See also: copy-cat and copy cat



Alternative formsEdit


From copy + cat ‎(person). It has been in use since at least 1896, in Sarah Orne Jewett's The Country of the Pointed Firs.


copycat ‎(plural copycats)

  1. (informal) One who imitates others' work without adding ingenuity.
  2. A criminal who imitates the crimes of another; specifically, a criminal who commits the same crime, especially a highly-publicized one, that has just been or recently committed by someone else.
    a copycat strangler



copycat ‎(comparative more copycat, superlative most copycat)

  1. Imitative; unoriginal.
    • 1997, “The Atlantic monthly”, in (Please provide the title of the work):
      "Because of my size, I was a natural leader in junior high school. Gangs are the most copycat of subcultures. It used to be zoot suits; now it's tattoos. When I was thirteen, I got a tattoo"
    • 1997, Daniel Miller, Capitalism: an ethnographic approach:
      As one executive put it: Now in the beverage market we are to a great extent very copycat.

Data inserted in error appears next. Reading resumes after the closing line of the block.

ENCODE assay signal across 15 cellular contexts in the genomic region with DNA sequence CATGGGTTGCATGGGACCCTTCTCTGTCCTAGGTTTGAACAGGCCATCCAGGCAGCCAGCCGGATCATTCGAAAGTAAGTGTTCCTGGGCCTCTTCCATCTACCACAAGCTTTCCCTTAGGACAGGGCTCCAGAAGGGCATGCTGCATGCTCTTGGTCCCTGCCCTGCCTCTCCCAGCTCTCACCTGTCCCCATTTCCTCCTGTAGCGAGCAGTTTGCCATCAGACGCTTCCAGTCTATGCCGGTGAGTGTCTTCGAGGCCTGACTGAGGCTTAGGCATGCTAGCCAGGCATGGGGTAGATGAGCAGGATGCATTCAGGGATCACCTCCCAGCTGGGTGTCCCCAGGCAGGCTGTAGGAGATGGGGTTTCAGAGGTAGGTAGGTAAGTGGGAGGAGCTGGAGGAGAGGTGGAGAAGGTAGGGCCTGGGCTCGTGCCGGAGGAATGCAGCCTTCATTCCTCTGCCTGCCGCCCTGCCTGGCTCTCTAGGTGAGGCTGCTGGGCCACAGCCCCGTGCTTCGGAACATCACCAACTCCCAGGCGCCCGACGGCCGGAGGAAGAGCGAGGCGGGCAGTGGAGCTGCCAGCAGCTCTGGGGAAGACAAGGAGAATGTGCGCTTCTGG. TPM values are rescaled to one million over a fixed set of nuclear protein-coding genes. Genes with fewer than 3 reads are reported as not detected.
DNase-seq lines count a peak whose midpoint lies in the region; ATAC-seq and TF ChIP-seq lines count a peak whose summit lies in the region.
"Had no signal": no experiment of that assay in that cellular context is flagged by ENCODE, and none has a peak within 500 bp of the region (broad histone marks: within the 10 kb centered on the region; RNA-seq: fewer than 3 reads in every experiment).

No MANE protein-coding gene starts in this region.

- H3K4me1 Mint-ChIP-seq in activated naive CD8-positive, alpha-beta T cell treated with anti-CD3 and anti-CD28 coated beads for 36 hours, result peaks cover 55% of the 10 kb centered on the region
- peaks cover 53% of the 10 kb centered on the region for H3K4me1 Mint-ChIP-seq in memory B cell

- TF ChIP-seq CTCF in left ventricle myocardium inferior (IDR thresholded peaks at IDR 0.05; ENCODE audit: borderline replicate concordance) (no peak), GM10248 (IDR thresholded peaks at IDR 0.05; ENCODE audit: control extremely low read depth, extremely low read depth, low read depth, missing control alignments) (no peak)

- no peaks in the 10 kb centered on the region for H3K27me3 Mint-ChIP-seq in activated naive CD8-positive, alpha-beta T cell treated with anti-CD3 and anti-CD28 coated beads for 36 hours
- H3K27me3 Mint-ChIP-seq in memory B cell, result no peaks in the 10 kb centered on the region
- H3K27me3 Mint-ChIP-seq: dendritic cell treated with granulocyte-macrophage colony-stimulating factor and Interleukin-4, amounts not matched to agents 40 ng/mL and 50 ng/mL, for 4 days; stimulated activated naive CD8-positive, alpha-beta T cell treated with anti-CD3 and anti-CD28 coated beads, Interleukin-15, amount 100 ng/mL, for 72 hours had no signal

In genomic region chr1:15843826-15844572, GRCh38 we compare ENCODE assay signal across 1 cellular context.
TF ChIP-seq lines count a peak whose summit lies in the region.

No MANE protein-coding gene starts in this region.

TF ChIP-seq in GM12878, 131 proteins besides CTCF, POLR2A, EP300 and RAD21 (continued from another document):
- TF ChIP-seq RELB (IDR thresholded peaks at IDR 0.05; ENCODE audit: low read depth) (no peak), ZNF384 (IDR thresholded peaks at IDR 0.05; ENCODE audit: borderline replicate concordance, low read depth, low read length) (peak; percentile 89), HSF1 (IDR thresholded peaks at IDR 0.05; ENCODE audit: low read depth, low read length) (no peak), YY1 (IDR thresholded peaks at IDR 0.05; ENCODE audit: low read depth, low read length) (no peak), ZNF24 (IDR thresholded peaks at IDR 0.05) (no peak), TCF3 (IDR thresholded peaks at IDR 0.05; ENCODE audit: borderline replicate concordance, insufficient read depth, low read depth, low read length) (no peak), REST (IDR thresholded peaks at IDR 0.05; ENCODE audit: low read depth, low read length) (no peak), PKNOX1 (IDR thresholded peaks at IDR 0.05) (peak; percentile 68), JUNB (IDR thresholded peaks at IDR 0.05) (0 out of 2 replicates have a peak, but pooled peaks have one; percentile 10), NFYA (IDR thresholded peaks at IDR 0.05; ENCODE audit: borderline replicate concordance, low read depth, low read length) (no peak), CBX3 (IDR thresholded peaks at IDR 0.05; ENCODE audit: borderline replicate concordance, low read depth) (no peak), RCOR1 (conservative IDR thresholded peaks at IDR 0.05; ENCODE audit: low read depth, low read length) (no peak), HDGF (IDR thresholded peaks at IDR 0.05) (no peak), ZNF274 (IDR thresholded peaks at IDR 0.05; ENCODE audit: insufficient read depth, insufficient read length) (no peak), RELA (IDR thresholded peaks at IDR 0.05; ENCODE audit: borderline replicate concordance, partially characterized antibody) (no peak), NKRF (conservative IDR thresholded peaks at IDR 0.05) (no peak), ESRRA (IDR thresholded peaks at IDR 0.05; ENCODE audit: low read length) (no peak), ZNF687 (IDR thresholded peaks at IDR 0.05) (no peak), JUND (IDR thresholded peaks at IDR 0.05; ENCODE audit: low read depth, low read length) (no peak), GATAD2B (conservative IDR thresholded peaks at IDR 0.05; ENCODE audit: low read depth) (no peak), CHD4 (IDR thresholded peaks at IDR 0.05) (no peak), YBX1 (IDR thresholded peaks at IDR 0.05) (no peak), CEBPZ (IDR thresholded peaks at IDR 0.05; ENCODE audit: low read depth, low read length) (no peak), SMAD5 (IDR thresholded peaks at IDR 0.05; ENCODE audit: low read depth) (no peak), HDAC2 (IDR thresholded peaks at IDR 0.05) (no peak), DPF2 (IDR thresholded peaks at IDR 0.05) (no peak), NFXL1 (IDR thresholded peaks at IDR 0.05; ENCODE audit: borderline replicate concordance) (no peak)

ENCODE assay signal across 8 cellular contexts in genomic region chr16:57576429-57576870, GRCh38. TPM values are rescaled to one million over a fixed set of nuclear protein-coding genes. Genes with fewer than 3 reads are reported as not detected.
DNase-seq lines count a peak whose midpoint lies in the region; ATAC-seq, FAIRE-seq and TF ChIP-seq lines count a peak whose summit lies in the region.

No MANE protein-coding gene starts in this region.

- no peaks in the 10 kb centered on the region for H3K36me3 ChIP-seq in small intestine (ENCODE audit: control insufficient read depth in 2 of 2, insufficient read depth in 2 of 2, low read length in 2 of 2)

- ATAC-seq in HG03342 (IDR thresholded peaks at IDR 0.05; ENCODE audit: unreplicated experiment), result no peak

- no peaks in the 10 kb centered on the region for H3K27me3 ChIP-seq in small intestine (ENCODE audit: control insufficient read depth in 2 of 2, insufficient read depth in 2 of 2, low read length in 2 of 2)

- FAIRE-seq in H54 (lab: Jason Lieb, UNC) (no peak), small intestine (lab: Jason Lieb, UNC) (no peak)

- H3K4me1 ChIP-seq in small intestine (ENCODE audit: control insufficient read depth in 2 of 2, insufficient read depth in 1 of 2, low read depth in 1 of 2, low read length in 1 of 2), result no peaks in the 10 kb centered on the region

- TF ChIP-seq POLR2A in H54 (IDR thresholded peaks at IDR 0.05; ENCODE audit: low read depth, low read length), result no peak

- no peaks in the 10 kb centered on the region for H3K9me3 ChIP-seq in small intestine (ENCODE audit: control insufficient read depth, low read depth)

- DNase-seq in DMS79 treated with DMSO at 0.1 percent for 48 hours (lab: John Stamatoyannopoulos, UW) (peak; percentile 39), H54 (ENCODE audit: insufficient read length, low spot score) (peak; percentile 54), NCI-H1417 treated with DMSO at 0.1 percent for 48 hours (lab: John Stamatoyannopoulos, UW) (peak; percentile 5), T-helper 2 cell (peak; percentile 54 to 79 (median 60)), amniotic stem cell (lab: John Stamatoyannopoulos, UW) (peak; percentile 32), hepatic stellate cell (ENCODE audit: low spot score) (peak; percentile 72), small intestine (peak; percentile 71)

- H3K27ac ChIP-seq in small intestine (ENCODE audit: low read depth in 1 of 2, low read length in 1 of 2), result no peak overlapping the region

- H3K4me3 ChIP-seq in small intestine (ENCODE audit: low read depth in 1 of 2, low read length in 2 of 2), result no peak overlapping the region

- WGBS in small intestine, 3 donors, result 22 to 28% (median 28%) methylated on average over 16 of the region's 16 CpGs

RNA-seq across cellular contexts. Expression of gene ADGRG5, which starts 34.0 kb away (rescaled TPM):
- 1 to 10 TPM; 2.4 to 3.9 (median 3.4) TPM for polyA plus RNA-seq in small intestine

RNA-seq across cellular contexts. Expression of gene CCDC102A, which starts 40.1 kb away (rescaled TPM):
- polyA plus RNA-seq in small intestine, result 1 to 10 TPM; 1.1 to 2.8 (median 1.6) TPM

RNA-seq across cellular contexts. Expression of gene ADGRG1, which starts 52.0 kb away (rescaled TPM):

• 2009, Alan Cole, Fathering your father: the Zen of fabrication in Tang Buddhism:
      It was that very copycat kind of "grandfather stealing" that makes Jinjue's text look like the son of Du Fei's Record, even as it works to push Du Fei's "father-text" out of the way.


copycat ‎(third-person singular simple present copycats, present participle copycatting, simple past and past participle copycatted)

  1. To act as a copycat; to copy in a shameless or derivative way
    • 2007 September 3, Janet Maslin, “His Girl Friday Meets a Sadistically Chic Serial Killer”, in New York Times[1]:
      In a genre that is rife with copycatting, Ms. Cain deserves some credit for having gotten a potentially interesting new series off the ground.